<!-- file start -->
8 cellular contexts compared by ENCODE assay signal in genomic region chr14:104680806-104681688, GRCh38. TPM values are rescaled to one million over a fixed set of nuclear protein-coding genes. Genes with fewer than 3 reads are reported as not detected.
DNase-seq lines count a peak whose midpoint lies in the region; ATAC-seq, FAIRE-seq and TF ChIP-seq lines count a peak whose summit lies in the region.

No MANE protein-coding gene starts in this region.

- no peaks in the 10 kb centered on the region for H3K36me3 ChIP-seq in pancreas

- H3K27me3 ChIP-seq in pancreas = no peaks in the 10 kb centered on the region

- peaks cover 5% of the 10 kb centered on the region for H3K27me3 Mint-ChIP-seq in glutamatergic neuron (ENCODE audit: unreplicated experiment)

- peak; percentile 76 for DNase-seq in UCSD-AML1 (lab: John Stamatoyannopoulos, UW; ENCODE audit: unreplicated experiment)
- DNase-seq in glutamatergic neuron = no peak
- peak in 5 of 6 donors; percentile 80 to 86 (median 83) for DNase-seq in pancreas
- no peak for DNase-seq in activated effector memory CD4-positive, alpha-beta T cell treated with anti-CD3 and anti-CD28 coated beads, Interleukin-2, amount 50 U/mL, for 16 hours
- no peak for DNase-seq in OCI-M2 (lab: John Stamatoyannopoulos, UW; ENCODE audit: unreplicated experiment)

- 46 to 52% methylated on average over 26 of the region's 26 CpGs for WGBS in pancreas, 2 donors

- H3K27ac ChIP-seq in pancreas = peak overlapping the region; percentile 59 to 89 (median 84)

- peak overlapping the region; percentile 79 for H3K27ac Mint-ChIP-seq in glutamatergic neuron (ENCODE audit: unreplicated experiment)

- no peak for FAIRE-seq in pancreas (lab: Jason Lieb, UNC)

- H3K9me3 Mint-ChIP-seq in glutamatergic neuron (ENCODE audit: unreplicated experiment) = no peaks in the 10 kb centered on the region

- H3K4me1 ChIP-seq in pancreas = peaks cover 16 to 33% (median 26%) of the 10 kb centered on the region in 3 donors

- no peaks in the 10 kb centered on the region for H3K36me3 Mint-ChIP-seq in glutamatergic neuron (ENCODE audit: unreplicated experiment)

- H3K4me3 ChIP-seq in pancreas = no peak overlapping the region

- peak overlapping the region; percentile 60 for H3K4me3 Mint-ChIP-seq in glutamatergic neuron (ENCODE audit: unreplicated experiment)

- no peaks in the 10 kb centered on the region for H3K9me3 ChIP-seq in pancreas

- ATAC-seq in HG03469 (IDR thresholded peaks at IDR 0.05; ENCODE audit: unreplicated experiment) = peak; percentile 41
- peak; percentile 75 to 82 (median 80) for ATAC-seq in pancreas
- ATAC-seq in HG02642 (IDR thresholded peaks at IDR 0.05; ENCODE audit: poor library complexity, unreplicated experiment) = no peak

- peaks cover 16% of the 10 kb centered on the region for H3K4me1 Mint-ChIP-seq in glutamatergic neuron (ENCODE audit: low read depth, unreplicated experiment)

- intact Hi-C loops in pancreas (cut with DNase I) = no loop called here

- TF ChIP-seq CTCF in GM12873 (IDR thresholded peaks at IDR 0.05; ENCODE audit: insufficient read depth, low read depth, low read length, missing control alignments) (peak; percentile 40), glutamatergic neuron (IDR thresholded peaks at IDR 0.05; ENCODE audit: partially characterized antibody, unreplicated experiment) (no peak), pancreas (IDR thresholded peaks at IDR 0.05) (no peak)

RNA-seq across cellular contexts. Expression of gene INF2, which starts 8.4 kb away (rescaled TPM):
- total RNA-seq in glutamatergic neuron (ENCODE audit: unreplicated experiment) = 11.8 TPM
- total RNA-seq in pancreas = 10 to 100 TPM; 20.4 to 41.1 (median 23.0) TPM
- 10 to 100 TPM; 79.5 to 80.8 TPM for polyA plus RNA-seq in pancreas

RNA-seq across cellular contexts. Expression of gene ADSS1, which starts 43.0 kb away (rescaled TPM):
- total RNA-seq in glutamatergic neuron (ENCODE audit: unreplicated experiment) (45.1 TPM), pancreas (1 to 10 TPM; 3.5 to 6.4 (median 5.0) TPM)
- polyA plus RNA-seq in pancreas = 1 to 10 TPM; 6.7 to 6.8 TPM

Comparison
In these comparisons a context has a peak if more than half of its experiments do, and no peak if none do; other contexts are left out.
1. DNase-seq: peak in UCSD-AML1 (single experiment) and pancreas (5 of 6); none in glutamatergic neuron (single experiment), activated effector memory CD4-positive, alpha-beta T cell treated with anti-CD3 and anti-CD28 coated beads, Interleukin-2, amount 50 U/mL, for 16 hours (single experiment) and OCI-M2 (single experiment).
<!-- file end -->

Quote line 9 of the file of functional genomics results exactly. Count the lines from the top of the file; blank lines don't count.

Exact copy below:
- peak in 5 of 6 donors; percentile 80 to 86 (median 83) for DNase-seq in pancreas